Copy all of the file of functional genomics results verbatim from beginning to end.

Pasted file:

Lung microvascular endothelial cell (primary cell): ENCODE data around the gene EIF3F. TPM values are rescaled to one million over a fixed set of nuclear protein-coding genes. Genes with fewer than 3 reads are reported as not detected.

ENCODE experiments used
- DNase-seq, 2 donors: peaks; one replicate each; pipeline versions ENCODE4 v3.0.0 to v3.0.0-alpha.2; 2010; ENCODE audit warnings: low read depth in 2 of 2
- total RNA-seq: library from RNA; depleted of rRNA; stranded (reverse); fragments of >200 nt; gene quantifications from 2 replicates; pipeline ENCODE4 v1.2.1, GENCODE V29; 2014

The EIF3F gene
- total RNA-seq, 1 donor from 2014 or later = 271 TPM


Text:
Lung microvascular endothelial cell (primary cell): ENCODE data around the gene EIF3F. TPM values are rescaled to one million over a fixed set of nuclear protein-coding genes. Genes with fewer than 3 reads are reported as not detected.

ENCODE experiments used
- DNase-seq, 2 donors: peaks; one replicate each; pipeline versions ENCODE4 v3.0.0 to v3.0.0-alpha.2; 2010; ENCODE audit warnings: low read depth in 2 of 2
- total RNA-seq: library from RNA; depleted of rRNA; stranded (reverse); fragments of >200 nt; gene quantifications from 2 replicates; pipeline ENCODE4 v1.2.1, GENCODE V29; 2014

The EIF3F gene
- total RNA-seq, 1 donor from 2014 or later = 271 TPM